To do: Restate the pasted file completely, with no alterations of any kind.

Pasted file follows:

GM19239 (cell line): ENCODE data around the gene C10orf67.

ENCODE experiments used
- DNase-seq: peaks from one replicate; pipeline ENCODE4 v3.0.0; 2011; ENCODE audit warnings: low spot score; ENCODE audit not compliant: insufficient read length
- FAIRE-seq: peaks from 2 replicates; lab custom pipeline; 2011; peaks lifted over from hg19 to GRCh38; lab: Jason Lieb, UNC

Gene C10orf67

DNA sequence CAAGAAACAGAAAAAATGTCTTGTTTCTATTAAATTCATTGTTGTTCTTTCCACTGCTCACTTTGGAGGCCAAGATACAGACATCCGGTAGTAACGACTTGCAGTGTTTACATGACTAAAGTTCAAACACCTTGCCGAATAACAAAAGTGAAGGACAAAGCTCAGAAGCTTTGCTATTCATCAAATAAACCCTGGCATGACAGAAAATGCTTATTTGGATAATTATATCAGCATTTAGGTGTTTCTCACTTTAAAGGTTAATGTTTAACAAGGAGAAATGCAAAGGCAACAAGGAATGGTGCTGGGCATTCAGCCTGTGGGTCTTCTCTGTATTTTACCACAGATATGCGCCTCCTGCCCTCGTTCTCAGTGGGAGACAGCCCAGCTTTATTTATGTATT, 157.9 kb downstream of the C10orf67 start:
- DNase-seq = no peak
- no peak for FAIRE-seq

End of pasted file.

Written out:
GM19239 (cell line): ENCODE data around the gene C10orf67.

ENCODE experiments used
- DNase-seq: peaks from one replicate; pipeline ENCODE4 v3.0.0; 2011; ENCODE audit warnings: low spot score; ENCODE audit not compliant: insufficient read length
- FAIRE-seq: peaks from 2 replicates; lab custom pipeline; 2011; peaks lifted over from hg19 to GRCh38; lab: Jason Lieb, UNC

Gene C10orf67

DNA sequence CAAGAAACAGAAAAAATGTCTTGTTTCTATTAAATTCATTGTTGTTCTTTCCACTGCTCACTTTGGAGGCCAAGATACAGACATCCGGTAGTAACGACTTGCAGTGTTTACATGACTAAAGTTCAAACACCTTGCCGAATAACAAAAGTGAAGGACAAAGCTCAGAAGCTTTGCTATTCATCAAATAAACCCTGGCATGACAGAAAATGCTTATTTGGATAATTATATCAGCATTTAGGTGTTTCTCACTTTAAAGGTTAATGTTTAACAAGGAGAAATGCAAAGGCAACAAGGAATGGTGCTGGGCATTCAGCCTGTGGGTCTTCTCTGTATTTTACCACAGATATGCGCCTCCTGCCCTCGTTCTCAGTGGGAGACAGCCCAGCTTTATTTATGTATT, 157.9 kb downstream of the C10orf67 start:
- DNase-seq = no peak
- no peak for FAIRE-seq